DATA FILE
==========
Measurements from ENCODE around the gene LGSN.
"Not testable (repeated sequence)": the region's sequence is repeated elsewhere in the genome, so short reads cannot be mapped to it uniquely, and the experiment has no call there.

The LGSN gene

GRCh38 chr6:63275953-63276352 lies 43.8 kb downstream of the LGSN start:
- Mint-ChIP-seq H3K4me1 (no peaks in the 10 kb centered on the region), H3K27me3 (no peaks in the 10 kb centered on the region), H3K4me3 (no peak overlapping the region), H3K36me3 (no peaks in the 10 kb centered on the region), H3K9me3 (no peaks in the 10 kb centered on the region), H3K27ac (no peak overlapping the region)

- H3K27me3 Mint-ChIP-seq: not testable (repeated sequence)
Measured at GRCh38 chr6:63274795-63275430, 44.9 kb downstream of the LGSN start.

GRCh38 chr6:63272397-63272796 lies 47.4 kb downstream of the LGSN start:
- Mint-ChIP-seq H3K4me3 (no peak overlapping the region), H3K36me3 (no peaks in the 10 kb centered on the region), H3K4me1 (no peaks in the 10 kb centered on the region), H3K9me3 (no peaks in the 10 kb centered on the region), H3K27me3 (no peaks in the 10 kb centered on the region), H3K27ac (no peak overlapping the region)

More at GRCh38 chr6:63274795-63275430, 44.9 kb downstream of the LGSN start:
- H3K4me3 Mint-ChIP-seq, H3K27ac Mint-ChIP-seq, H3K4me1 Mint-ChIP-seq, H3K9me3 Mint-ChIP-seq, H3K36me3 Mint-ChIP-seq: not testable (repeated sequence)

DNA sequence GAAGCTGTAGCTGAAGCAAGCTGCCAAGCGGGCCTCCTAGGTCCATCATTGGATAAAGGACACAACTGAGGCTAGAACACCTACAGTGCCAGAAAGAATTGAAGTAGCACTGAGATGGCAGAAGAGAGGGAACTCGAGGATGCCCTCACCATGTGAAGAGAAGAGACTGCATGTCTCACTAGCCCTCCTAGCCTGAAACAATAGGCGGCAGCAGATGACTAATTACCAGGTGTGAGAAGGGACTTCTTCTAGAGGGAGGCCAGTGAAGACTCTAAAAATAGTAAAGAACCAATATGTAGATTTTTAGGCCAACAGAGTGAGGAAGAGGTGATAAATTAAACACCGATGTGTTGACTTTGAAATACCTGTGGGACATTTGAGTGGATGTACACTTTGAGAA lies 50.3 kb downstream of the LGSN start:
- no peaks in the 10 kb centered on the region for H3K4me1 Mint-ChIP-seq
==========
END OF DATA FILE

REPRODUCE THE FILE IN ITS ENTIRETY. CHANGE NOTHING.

Measurements from ENCODE around the gene LGSN.
"Not testable (repeated sequence)": the region's sequence is repeated elsewhere in the genome, so short reads cannot be mapped to it uniquely, and the experiment has no call there.

The LGSN gene

GRCh38 chr6:63275953-63276352 lies 43.8 kb downstream of the LGSN start:
- Mint-ChIP-seq H3K4me1 (no peaks in the 10 kb centered on the region), H3K27me3 (no peaks in the 10 kb centered on the region), H3K4me3 (no peak overlapping the region), H3K36me3 (no peaks in the 10 kb centered on the region), H3K9me3 (no peaks in the 10 kb centered on the region), H3K27ac (no peak overlapping the region)

- H3K27me3 Mint-ChIP-seq: not testable (repeated sequence)
Measured at GRCh38 chr6:63274795-63275430, 44.9 kb downstream of the LGSN start.

GRCh38 chr6:63272397-63272796 lies 47.4 kb downstream of the LGSN start:
- Mint-ChIP-seq H3K4me3 (no peak overlapping the region), H3K36me3 (no peaks in the 10 kb centered on the region), H3K4me1 (no peaks in the 10 kb centered on the region), H3K9me3 (no peaks in the 10 kb centered on the region), H3K27me3 (no peaks in the 10 kb centered on the region), H3K27ac (no peak overlapping the region)

More at GRCh38 chr6:63274795-63275430, 44.9 kb downstream of the LGSN start:
- H3K4me3 Mint-ChIP-seq, H3K27ac Mint-ChIP-seq, H3K4me1 Mint-ChIP-seq, H3K9me3 Mint-ChIP-seq, H3K36me3 Mint-ChIP-seq: not testable (repeated sequence)

DNA sequence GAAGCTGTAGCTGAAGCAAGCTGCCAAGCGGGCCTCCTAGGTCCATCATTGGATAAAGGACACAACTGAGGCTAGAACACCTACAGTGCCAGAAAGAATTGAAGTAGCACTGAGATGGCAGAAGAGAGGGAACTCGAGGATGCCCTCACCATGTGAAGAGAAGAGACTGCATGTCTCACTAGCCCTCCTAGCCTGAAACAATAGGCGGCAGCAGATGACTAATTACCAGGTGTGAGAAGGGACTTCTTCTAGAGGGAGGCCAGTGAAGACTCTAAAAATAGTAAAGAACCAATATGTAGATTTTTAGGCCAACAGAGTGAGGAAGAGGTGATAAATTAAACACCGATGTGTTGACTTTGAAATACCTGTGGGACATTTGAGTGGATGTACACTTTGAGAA lies 50.3 kb downstream of the LGSN start:
- no peaks in the 10 kb centered on the region for H3K4me1 Mint-ChIP-seq